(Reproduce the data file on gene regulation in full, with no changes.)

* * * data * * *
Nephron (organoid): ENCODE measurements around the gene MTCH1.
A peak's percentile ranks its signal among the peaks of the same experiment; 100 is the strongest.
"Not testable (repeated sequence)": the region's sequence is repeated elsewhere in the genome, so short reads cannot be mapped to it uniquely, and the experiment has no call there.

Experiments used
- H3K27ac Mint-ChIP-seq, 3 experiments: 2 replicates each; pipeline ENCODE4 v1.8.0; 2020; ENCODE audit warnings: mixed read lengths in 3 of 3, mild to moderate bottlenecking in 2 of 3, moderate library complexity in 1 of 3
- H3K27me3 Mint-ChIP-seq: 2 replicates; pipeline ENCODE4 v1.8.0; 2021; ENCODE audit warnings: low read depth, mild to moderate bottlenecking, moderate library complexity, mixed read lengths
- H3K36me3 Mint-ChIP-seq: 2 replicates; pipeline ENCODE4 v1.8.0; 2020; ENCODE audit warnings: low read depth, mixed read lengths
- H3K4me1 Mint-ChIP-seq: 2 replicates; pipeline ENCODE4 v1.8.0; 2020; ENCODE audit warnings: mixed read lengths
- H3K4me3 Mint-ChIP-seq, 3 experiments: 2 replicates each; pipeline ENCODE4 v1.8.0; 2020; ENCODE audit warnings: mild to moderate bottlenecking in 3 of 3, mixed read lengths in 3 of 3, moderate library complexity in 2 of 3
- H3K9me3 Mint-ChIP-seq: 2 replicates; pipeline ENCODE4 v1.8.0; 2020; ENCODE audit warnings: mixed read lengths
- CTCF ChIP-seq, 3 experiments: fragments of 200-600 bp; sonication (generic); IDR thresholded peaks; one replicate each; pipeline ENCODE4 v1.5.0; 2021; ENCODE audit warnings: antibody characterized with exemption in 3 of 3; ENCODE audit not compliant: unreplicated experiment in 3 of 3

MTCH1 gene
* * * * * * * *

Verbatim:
Nephron (organoid): ENCODE measurements around the gene MTCH1.
A peak's percentile ranks its signal among the peaks of the same experiment; 100 is the strongest.
"Not testable (repeated sequence)": the region's sequence is repeated elsewhere in the genome, so short reads cannot be mapped to it uniquely, and the experiment has no call there.

Experiments used
- H3K27ac Mint-ChIP-seq, 3 experiments: 2 replicates each; pipeline ENCODE4 v1.8.0; 2020; ENCODE audit warnings: mixed read lengths in 3 of 3, mild to moderate bottlenecking in 2 of 3, moderate library complexity in 1 of 3
- H3K27me3 Mint-ChIP-seq: 2 replicates; pipeline ENCODE4 v1.8.0; 2021; ENCODE audit warnings: low read depth, mild to moderate bottlenecking, moderate library complexity, mixed read lengths
- H3K36me3 Mint-ChIP-seq: 2 replicates; pipeline ENCODE4 v1.8.0; 2020; ENCODE audit warnings: low read depth, mixed read lengths
- H3K4me1 Mint-ChIP-seq: 2 replicates; pipeline ENCODE4 v1.8.0; 2020; ENCODE audit warnings: mixed read lengths
- H3K4me3 Mint-ChIP-seq, 3 experiments: 2 replicates each; pipeline ENCODE4 v1.8.0; 2020; ENCODE audit warnings: mild to moderate bottlenecking in 3 of 3, mixed read lengths in 3 of 3, moderate library complexity in 2 of 3
- H3K9me3 Mint-ChIP-seq: 2 replicates; pipeline ENCODE4 v1.8.0; 2020; ENCODE audit warnings: mixed read lengths
- CTCF ChIP-seq, 3 experiments: fragments of 200-600 bp; sonication (generic); IDR thresholded peaks; one replicate each; pipeline ENCODE4 v1.5.0; 2021; ENCODE audit warnings: antibody characterized with exemption in 3 of 3; ENCODE audit not compliant: unreplicated experiment in 3 of 3

MTCH1 gene